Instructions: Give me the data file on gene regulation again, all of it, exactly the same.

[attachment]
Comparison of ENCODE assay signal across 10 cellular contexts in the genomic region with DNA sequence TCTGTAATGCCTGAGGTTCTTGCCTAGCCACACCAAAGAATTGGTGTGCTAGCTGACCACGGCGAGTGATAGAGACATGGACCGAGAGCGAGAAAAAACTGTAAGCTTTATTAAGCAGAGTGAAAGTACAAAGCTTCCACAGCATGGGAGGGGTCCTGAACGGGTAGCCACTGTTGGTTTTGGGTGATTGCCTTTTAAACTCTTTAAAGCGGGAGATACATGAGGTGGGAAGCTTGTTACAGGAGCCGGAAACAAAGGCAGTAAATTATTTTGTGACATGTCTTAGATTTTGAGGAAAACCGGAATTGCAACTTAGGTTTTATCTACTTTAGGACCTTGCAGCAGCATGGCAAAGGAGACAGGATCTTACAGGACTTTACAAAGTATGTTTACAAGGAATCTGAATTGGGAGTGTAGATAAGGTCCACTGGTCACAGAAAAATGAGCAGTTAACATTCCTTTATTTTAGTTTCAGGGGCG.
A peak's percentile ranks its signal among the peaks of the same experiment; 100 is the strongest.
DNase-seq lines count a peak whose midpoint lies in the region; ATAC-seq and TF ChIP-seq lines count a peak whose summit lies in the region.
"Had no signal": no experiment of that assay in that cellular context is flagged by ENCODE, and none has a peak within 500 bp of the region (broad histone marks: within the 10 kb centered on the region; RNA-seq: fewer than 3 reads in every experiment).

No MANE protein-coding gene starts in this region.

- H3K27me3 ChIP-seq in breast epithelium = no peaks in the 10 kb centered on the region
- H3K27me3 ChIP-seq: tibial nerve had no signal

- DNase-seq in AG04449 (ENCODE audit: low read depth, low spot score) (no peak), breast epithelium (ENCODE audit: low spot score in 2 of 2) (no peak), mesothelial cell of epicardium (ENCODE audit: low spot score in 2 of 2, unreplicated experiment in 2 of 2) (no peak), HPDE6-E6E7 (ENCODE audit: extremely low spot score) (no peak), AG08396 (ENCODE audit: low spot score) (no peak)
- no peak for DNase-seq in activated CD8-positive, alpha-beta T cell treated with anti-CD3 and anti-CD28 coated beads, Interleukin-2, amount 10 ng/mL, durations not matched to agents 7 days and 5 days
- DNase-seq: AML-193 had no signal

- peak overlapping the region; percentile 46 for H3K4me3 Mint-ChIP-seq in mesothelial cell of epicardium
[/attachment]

Comparison of ENCODE assay signal across 10 cellular contexts in the genomic region with DNA sequence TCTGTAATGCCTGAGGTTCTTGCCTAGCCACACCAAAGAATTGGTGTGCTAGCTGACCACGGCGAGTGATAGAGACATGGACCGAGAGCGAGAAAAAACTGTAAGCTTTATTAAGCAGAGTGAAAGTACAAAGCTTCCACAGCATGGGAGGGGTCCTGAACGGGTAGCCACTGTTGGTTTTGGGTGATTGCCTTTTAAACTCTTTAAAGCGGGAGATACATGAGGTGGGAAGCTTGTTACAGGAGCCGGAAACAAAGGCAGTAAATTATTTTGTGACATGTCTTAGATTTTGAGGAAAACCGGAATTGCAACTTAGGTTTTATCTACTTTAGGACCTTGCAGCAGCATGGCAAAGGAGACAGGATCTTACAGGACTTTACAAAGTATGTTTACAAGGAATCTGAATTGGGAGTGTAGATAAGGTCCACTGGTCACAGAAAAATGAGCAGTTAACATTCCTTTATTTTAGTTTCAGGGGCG.
A peak's percentile ranks its signal among the peaks of the same experiment; 100 is the strongest.
DNase-seq lines count a peak whose midpoint lies in the region; ATAC-seq and TF ChIP-seq lines count a peak whose summit lies in the region.
"Had no signal": no experiment of that assay in that cellular context is flagged by ENCODE, and none has a peak within 500 bp of the region (broad histone marks: within the 10 kb centered on the region; RNA-seq: fewer than 3 reads in every experiment).

No MANE protein-coding gene starts in this region.

- H3K27me3 ChIP-seq in breast epithelium = no peaks in the 10 kb centered on the region
- H3K27me3 ChIP-seq: tibial nerve had no signal

- DNase-seq in AG04449 (ENCODE audit: low read depth, low spot score) (no peak), breast epithelium (ENCODE audit: low spot score in 2 of 2) (no peak), mesothelial cell of epicardium (ENCODE audit: low spot score in 2 of 2, unreplicated experiment in 2 of 2) (no peak), HPDE6-E6E7 (ENCODE audit: extremely low spot score) (no peak), AG08396 (ENCODE audit: low spot score) (no peak)
- no peak for DNase-seq in activated CD8-positive, alpha-beta T cell treated with anti-CD3 and anti-CD28 coated beads, Interleukin-2, amount 10 ng/mL, durations not matched to agents 7 days and 5 days
- DNase-seq: AML-193 had no signal

- peak overlapping the region; percentile 46 for H3K4me3 Mint-ChIP-seq in mesothelial cell of epicardium